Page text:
Scores of Indian women have taken to social media declaring themselves "Happy to Bleed," after the head of a famous Hindu temple said he would consider allowing women in if there was a machine to check that they were not menstruating.
Aarefa Johari is a journalist and an activist working to end Female Genital Mutilation (FGM) in the Bohra Community in India. Her work has touched the lives of several families - some of whom have come back to Aarefa with the self-promise to the effect that they will not circumcise their girls.
Given the number of incidents one hears about, reads about, and watches reports of, on the news, it doesn’t take much effort to really arrive at the true conclusion: that safety is still elusive. Instead of sitting back and attempting to reach out to safety through measures doled out by another, Shruti Kapoor decided to get on the other side of the fence and make a difference for girls world over.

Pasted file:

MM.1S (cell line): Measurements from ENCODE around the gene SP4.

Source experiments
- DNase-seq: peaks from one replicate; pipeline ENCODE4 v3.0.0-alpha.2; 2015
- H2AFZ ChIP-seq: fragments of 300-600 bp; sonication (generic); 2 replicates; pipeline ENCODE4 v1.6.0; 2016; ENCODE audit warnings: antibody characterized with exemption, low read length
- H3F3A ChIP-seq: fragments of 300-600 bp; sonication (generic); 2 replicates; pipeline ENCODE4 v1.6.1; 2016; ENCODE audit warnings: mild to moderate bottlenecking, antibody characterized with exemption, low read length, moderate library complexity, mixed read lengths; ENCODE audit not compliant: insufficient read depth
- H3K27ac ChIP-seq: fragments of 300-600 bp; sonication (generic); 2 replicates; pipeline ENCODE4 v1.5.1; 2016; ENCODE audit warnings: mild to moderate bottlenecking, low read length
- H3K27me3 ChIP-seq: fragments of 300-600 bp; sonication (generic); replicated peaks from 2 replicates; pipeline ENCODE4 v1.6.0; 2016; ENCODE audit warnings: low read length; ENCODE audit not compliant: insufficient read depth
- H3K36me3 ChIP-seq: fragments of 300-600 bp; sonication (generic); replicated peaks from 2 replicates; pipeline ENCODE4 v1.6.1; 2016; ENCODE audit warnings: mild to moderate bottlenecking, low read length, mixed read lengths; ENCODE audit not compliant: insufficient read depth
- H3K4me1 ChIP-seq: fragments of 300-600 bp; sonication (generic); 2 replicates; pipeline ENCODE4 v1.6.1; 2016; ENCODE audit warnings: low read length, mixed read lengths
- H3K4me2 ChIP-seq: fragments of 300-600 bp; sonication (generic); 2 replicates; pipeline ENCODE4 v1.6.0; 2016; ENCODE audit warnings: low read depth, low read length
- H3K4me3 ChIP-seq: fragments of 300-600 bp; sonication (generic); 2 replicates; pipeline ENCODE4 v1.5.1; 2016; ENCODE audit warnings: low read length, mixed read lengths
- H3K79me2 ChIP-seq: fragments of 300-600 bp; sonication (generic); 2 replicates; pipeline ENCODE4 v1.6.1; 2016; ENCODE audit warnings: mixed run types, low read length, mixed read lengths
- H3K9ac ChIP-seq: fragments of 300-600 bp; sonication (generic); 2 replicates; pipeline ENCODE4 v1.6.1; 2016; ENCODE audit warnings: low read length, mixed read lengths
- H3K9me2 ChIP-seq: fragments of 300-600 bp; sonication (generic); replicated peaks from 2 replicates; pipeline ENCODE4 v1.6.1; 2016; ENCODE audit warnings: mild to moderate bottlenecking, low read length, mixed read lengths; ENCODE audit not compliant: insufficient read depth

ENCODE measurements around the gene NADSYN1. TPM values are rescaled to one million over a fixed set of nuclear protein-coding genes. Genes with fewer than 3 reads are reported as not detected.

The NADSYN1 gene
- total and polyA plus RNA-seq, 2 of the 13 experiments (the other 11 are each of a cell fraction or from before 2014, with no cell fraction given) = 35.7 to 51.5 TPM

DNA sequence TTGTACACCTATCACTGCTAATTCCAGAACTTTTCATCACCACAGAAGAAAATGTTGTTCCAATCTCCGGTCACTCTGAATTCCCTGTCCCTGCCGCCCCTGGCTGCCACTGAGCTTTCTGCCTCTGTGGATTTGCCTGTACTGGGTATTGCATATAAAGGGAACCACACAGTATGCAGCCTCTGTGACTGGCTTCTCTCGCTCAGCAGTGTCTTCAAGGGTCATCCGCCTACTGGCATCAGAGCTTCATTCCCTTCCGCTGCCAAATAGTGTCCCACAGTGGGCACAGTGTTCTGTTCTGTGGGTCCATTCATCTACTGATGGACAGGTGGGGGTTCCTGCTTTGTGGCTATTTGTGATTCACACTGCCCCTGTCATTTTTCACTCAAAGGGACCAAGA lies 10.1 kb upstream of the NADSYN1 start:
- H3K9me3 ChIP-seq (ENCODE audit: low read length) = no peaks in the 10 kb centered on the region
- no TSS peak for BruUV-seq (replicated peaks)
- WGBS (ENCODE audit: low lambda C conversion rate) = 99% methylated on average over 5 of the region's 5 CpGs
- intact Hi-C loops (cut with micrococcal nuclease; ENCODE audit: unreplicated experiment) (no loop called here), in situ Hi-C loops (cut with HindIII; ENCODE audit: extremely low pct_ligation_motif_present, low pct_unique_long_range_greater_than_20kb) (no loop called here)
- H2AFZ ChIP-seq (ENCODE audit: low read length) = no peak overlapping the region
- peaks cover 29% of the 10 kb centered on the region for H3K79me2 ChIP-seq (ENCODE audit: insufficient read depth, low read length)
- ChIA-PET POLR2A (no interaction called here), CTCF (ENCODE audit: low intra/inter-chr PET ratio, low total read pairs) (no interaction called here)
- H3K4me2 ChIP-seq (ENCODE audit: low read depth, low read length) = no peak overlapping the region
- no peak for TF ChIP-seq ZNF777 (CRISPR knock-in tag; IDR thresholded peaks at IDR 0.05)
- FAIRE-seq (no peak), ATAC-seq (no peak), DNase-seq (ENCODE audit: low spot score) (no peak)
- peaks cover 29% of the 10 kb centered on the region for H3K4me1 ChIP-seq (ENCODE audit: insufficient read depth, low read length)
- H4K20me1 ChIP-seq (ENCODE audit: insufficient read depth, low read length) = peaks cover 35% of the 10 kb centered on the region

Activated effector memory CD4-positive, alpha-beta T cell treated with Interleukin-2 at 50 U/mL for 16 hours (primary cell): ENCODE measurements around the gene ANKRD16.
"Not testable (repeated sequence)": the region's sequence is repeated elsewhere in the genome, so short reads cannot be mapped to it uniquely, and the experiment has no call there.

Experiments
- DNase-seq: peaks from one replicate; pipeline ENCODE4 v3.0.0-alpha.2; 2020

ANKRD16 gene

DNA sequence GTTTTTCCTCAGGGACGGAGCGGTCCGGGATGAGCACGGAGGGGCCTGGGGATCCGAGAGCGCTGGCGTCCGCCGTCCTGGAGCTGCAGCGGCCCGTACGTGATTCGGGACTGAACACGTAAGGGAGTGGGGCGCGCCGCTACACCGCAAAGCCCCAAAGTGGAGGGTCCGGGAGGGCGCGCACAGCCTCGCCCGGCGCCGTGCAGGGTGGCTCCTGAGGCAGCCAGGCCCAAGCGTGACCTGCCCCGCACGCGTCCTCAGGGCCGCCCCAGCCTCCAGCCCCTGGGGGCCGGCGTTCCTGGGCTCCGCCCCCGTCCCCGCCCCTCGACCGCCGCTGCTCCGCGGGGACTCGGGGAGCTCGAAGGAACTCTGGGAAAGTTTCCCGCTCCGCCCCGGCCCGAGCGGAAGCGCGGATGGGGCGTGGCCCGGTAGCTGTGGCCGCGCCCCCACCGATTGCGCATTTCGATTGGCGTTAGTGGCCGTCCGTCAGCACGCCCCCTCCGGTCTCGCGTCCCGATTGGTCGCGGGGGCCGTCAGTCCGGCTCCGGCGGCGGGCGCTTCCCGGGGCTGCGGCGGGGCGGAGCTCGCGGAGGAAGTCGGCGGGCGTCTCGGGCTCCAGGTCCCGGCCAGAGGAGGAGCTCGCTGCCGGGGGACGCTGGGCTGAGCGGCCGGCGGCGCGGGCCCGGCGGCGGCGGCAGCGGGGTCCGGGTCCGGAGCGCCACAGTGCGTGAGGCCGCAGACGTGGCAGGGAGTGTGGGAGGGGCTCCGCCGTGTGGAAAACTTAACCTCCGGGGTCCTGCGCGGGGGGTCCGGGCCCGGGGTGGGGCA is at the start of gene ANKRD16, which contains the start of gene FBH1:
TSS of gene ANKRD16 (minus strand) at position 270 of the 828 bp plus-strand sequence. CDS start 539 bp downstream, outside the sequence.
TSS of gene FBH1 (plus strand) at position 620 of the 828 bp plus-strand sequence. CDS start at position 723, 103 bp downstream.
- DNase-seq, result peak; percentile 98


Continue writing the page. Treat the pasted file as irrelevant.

Life has been transformed for the 2,400 residents of Dharnai, a village in Bihar, India’s poorest state, by the completion of a solar-powered micro-grid, bringing them light and power for all their daily needs after 30 years with no electricity.
In Jammu and Kashmir state, mental illness is stigmatized, especially among girls and women...
Shimmying up coconut trees to harvest coconuts was always a man’s job in India. But Lissy Thottiyil, a 43-year-old mother in southwestern Kerala state, is among a rising number of women bucking the trend.
The holy city of Vrindavan in India is known as a popular Hindu pilgrimage centre but it is also known as the 'city of widows', with an estimated 20,000 calling it home.
The ancient Hindu tradition of widows throwing themselves on their husband's funeral pyre to join his soul in death was banned by the British in 1829. Yet the long-held belief that a widow's fate is intertwined with that of her husband continues in many parts of India today. Many are shunned by their family and are seen as a financial drain.
Vilasini Ramachandra lilts through a field in delicate sandals in southern India's Kerala state, proudly pointing out the bounty she and her friends have teased from the rich earth: here the tapioca; there the elephant yams; farther afield, the turmeric.
When Ayesha was 13, she fell in love with a man who promised to marry her and nurture her singing aspirations, but instead turned out to be a sex trafficker....